|3. "Charity Case"||October 17, 2011||8.34|
Plot: When a philanthropist collapses after making a rare and generous donation, House isn't the only one who believes the man's extreme generosity is a symptom of a deep underlying condition. House reconnects with Jessica Adams by convincing her to donate her time and expertise to the case. In addition, House manages to dragThirteen back, but when House tries to enlist her help as well, he finds out he's not the only one who has considered a career change in the last year. However, as the patient gets worse, he becomes determined to sacrifice his own life to save someone else, and the team must race to find out what is wrong with him before he ends his own life. Meanwhile, Adams and Park test each other's outlook about generosity. Thirteen tries to determine whether her own happiness should mean that she should throw away her medical career.
|4. "Risky Business"||October 31, 2011||6.65|
Plot: A CEO falls mysteriously ill just days before he signs a contract that would relocate his company's entire labor force to China. In a bid to restore funding to his department, House attempts to make an underhanded business transaction with his wealthy patient. However, when the patient's condition worsens, the team must work around the clock to save his life. Meanwhile, Park (Charlyne Yi) prepares for her hearing with the Princeton Plainsboro Disciplinary Committee chaired by Foreman (Omar Epps), but it soon becomes clear to her that House's concerns for her future are based solely on the bet he has placed against her. Adams' (Odette Annable) outlook on her patient's business venture reveals her deeper feelings about loyalty. Meanwhile, House must once again contemplate an important choice - risk going back to prison or letting orthopaedics get away with pranking him.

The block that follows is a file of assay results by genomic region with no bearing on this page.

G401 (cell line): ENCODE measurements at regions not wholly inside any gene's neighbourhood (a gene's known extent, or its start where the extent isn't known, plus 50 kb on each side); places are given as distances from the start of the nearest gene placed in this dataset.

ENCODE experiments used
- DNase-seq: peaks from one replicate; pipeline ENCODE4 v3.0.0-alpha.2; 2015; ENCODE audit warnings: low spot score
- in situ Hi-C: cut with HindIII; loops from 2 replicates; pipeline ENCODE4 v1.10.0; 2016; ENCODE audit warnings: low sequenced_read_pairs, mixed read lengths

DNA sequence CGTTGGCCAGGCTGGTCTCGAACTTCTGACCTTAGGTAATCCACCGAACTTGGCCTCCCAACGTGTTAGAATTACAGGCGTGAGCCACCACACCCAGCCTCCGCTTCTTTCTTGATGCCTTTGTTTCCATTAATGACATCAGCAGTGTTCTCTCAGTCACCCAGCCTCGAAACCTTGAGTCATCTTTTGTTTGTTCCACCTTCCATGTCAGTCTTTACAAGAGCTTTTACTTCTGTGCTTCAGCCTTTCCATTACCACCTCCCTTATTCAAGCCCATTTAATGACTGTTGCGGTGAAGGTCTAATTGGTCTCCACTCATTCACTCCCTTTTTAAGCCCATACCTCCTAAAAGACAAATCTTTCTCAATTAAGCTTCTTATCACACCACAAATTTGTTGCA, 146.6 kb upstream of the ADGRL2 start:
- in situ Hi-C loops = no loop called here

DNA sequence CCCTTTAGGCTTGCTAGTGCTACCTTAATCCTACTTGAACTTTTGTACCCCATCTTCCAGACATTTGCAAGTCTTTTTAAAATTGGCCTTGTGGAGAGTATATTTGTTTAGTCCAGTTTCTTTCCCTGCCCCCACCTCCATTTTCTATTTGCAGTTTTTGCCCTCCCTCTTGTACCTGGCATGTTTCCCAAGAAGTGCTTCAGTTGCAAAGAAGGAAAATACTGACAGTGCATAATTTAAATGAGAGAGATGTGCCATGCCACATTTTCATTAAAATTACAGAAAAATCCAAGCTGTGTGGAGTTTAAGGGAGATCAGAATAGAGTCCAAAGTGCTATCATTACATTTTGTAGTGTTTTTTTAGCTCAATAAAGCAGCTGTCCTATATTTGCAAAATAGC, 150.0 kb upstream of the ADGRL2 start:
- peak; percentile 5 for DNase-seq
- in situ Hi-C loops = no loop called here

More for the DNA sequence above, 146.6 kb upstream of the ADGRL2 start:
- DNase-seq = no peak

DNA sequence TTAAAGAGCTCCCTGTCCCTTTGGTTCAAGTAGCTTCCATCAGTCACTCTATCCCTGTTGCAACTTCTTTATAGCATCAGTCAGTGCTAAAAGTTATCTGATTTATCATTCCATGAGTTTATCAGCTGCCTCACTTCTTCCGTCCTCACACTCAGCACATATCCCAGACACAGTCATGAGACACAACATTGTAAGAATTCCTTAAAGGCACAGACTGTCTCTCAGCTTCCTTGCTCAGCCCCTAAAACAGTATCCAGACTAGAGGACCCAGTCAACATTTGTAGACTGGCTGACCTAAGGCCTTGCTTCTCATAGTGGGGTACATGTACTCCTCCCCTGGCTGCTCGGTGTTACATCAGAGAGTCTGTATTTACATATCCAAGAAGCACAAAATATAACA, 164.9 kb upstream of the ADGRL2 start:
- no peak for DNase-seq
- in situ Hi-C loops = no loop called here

|5. "The Confession"||November 7, 2011||7.55|
Plot: Jamie Bamber (Battlestar Galactica) guest stars as a man who “suddenly collapses, and in the process of diagnosing his symptoms, the team discovers that he has been hiding dark secrets and lying about his personal and professional life… But when he openly confesses his wrongdoings to his family and community, he compromises his chances of receiving the proper medical treatment that could save his life.”
|6. "Parents"||November 14, 2011||6.63|
Plot: A patient who wishes to follow in his father's footsteps as an entertainer is admitted with partial paralysis. As they look for a bone marrow match, the team discovers a disturbing family secret. Meanwhile, House looks for creative ways to remove his ankle monitor so that he can attend a boxing match in Atlantic City. John Scurti plays a patient convinced he is suffering from diabetes. Taub faces a major decision when his ex-wife Rachel announces she plans on moving across country with their daughter.
|7. "Dead & Buried"||November 21, 2011||7.46|
Plot: A 14-year-old patient is admitted with what appears to just be severe teenage angst, but the team grows concerned over her increasingly worsening symptoms. However, despite Foreman's objections, House is instead obsessed with solving the case of a deceased four-year-old, landing in serious trouble. Meanwhile, Park tries to get Chase to admit the reason behind his recent obsession with grooming.
|8. "Perils of Paranoia"||November 28, 2011||7.41|